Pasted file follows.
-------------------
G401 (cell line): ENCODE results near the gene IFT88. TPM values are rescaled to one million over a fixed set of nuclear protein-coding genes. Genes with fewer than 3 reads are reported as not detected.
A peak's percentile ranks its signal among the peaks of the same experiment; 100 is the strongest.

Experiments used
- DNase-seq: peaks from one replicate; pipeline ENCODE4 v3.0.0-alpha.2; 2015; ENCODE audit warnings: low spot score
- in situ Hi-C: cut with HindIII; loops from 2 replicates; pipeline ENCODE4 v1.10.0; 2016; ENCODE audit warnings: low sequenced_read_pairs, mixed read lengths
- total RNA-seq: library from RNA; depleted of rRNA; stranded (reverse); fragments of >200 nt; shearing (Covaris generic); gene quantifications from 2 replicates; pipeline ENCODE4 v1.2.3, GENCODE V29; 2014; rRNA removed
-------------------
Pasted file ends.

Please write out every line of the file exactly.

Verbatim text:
G401 (cell line): ENCODE results near the gene IFT88. TPM values are rescaled to one million over a fixed set of nuclear protein-coding genes. Genes with fewer than 3 reads are reported as not detected.
A peak's percentile ranks its signal among the peaks of the same experiment; 100 is the strongest.

Experiments used
- DNase-seq: peaks from one replicate; pipeline ENCODE4 v3.0.0-alpha.2; 2015; ENCODE audit warnings: low spot score
- in situ Hi-C: cut with HindIII; loops from 2 replicates; pipeline ENCODE4 v1.10.0; 2016; ENCODE audit warnings: low sequenced_read_pairs, mixed read lengths
- total RNA-seq: library from RNA; depleted of rRNA; stranded (reverse); fragments of >200 nt; shearing (Covaris generic); gene quantifications from 2 replicates; pipeline ENCODE4 v1.2.3, GENCODE V29; 2014; rRNA removed